Halloween is an exciting time for most kids, but for a highly sensitive child, it can be a nightmarish time. Your child may be autistic or may have SPD (Sensory Processing Disorder) or is just much more sensitive than other children, and would find Halloween overwhelming. Loud music blaring from homes would be stressful for him/her. Going on unfamiliar routes too might upset your kid. But you can make Halloween an enjoyable experience for your kid – here’s how to celebrate Halloween with highly sensitive kid:
How to celebrate Halloween with highly sensitive kid
A sensory sensitive child has a heightened sense of touch, smell, hearing, sight, body awareness and movement. Think about all the senses and find out the one which stresses your child the most and avoid it.
Prepare your kid
The first thing you could do to allay his fears of Halloween, is to talk to your kid, and explain everything about Halloween. All the sights and sounds and wearing costumes etc, so that he/she knows what they are getting into, by discussing all the unfamiliar situations which they might encounter.
Costumes should be comfortable
A child with sensory issues may find costumes challenging, especially store bought ones. If your child is very small, he/she may not be able to express the discomfort. Some sensitive children find certain costumes itchy, so trying on their Halloween costume before the actual day is a good idea. After you try the costume on, if they cry or get angry or get upset, know that the costume will not work for them. Or let them wear their pajamas or other soft clothes under the costume, so that they will not feel the fabric of the costume.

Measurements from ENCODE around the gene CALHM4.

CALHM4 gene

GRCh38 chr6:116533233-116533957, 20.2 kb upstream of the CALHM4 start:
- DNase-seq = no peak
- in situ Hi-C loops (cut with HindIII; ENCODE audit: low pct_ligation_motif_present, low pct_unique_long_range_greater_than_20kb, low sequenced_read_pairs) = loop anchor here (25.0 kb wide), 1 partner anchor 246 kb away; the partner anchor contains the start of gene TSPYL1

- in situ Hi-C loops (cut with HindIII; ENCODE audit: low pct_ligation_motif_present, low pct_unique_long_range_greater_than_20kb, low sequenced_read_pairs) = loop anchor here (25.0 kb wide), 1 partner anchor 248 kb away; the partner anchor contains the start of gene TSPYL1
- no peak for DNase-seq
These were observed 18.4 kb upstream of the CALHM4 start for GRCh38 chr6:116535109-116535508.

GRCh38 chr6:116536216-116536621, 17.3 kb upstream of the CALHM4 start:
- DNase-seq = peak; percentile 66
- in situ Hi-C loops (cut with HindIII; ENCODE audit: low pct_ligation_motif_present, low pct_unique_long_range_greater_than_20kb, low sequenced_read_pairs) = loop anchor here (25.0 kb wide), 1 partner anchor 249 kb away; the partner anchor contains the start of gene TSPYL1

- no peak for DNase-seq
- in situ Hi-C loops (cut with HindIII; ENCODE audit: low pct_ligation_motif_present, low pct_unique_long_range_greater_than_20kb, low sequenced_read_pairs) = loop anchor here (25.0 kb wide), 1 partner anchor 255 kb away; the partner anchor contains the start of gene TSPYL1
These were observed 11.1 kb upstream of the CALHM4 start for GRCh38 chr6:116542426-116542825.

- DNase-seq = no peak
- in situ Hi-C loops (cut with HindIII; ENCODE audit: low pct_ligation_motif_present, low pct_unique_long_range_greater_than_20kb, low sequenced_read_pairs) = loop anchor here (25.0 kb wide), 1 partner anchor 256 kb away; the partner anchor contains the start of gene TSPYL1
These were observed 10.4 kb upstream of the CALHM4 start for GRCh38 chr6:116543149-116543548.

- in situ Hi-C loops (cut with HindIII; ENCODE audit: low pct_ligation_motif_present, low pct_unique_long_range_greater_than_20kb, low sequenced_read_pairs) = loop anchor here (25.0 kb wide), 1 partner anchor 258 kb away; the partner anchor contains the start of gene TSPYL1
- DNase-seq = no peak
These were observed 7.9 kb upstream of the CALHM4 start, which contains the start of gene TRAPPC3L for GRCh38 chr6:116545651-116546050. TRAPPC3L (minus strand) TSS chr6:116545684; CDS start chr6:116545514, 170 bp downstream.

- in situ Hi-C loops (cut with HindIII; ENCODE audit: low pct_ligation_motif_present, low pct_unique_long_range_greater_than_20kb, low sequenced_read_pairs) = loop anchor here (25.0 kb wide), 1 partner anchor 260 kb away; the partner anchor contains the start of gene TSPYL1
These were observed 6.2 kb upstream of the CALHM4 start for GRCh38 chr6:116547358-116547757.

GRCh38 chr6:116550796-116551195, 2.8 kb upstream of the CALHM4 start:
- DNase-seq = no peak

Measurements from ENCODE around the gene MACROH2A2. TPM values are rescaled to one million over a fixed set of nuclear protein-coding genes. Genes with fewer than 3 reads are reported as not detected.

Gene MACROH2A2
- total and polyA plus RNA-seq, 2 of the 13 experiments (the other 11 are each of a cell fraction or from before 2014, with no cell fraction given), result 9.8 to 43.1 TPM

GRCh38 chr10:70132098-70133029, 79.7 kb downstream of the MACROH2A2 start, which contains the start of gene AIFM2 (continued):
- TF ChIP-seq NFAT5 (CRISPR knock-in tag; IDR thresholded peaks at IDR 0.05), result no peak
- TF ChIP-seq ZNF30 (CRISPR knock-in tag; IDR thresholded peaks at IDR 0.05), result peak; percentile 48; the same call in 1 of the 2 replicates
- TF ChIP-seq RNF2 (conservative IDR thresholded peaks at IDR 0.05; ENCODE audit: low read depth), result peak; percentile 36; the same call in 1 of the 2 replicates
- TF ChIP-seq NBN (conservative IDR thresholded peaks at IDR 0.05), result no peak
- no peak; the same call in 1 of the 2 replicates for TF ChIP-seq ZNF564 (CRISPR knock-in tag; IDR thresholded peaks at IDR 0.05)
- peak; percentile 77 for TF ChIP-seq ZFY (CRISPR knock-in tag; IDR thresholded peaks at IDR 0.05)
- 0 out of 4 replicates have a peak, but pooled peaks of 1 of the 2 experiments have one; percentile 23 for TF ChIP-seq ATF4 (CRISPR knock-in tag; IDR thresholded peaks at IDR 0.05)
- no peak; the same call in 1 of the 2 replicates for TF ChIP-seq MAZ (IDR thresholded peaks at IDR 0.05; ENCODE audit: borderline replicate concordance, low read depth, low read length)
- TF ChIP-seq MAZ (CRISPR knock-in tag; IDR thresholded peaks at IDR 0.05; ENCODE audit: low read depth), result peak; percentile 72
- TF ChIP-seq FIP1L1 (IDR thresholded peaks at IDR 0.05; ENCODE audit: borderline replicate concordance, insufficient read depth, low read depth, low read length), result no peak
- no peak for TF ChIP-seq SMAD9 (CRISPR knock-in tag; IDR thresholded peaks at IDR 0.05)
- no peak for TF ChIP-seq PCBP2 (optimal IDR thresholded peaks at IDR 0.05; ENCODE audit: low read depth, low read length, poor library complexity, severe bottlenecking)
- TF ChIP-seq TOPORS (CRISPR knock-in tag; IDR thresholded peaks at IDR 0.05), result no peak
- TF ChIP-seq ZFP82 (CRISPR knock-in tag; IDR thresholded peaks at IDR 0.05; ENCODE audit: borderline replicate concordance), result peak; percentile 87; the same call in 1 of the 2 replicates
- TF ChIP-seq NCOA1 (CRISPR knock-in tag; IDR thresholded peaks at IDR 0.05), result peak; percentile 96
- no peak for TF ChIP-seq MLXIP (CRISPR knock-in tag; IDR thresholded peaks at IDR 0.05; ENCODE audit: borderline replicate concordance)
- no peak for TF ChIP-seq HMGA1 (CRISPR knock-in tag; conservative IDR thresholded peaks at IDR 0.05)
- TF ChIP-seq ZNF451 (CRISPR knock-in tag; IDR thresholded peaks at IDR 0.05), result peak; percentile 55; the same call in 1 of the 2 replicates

To celebrate Halloween with highly sensitive kid, you can completely ditch the costume. Your kid may not like dressing up, so let him/her be dressed in their regular clothes. You can have him sit on a wagon, and dress up the wagon instead!
As costumes are a huge part of Halloween, we’re elaborating a bit more on it. Wearing regular clothes might make your child feel left out, so make some innovations, such as getting them to wear a silly T-shirt. Incorporating tools like noise canceling earphones/headphones and painting their regular T-shirts with fluorescent paint which will not seep into the skin is another way.
Avoid face masks and paints
Try to make Halloween enjoyable for your highly sensitive kid, by doing only what they like. Avoid masks as this might hamper their sense of balance, which might make going upstairs or downstairs a very challenging task. As for paint, most sensory sensitive kids cannot bear paint on their face. You might make them wear Halloween themed colored glasses instead, which they can open or wear whenever they want.
Go on familiar paths for trick-or- treating
You must know by now that familiarity is the key to keeping your child with sensory issues calm and happy. When you go trick-or-treating, stay on the paths you usually go for walks in the neighborhood. Visit the neighbors or relatives your child knows well. Also, be tuned in to them, and go back home when he/she indicates that they had enough.